Different Works: Why Creating Custom Content is Critical

By Patrice Meadows — Tuesday, August 1st, 2017 at 11:00am
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Content marketing is a relatively new phenomenon. Although the phrase is everywhere, it is actually less than a decade old and refers to using video, blogging, and social media to entertain, inform, and increase brand awareness. Content marketing as a concept, however, goes back hundreds of years. Using entertainment or information to generate excitement about products is not new—even if doing so hasn’t always been called content marketing.

New or not, content marketing’s popularity has made reaching audiences more difficult. Content production online has increased every year since 2014, making for stiff competition for shrinking attention spans.  This is such a major issue that prominent marketing strategist, Mark Schaefer, dubbed it “content shock”. Content shock explains how an oversupply of content lowers demand (and engagement) among audiences.

Personalization, anyone?

To increase the chances of your content actually being consumed by your audience, write specifically to and for them. It is that simple. Getting this right means focusing on the interests, motivations, and needs of your audience as individuals.

The craze behind targeted content, content personalization, and dynamic user experiences is real. To win attention (and shares) in today’s digital economy, marketers must create uniquely authentic content that speaks directly to users, not only as loosely-defined personas but also as real people that exist outside of the purchase-cycle.

Three principles for custom content:

Don’t rely solely on search. Many platforms have stopped awarding top rank to sites with the most keywords and started rewarding those that also provide utility. Create content that answers what your audience should do, how they should do it, and why. Similarly, if you’re looking to entertain, use affinity categories to determine the appropriate focus of your piece.

Focus on people, not personas. Naming personas in titles or social posts is a tactic that grabs attention. While this can drive web traffic, it’s unclear whether it keeps readers engaged. I know what you’re thinking, ‘but clicks measure content reach’—and it does, it’s a vanity metric. Counting clicks can estimate audience size, but it does little to demonstrate engagement. Review quantitative (time on page) and qualitative data (user feedback) to determine how users engage material.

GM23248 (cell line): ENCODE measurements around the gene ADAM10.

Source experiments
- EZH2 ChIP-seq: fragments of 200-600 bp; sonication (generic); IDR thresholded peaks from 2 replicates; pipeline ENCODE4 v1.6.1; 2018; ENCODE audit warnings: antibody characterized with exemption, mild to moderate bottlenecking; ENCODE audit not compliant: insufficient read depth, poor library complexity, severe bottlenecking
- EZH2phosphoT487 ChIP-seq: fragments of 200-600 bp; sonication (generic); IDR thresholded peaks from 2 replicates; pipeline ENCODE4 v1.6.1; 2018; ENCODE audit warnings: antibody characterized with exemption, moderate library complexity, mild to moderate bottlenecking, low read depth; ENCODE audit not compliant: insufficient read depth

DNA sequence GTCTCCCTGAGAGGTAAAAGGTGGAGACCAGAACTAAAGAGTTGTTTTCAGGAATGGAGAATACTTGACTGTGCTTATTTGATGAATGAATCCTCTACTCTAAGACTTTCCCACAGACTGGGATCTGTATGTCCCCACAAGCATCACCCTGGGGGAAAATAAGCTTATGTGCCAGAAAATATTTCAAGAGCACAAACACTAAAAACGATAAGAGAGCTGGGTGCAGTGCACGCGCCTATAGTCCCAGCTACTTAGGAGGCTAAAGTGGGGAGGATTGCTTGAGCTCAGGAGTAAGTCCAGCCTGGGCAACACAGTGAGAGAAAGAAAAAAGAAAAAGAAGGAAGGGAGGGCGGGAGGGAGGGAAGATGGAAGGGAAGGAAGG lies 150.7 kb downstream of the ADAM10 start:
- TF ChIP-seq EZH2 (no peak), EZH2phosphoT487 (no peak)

Solicit regular communication with stakeholders to gain insight into their desires, interests, and motivations. Use this information to make your content stand out. These conversations should shape your editorial calendar, collateral, and strategy.

For more information on measuring content effectiveness, read this blog post.  

Don’t market for the moment. Trends are everywhere; in your feed as viral video, in emails warning of coming change, and center-stage at conferences making you feel like you’re falling behind. Chances are, you’re not. If your marketing is falling flat, it is probably due to a lack of strategy rather than the failure to leverage the latest trends. In fact, a well-researched strategy can help you avoid marketing for the moment. That doesn’t mean using a trend or two is wrong, it just means that you should think before you do it.

A couple things to consider:

  1. Where did this trend come from? Sometimes seemingly innocent content has unsavory beginnings or associations. Evaluate whether a potential spike in traffic is worth linking your brand to a potentially toxic trend.
  2. Is this the right fit for my audience? Content is all about the audience. If the trend won’t work for them, it shouldn’t be an option for you. Plenty time, energy, and budget is wasted pushing programs that shouldn’t have launched because they’re a poor fit. Here are a few recent examples.

How do you ensure that your content resonates with your audience? Share your strategies for success below or tweet us @hannon_hill.

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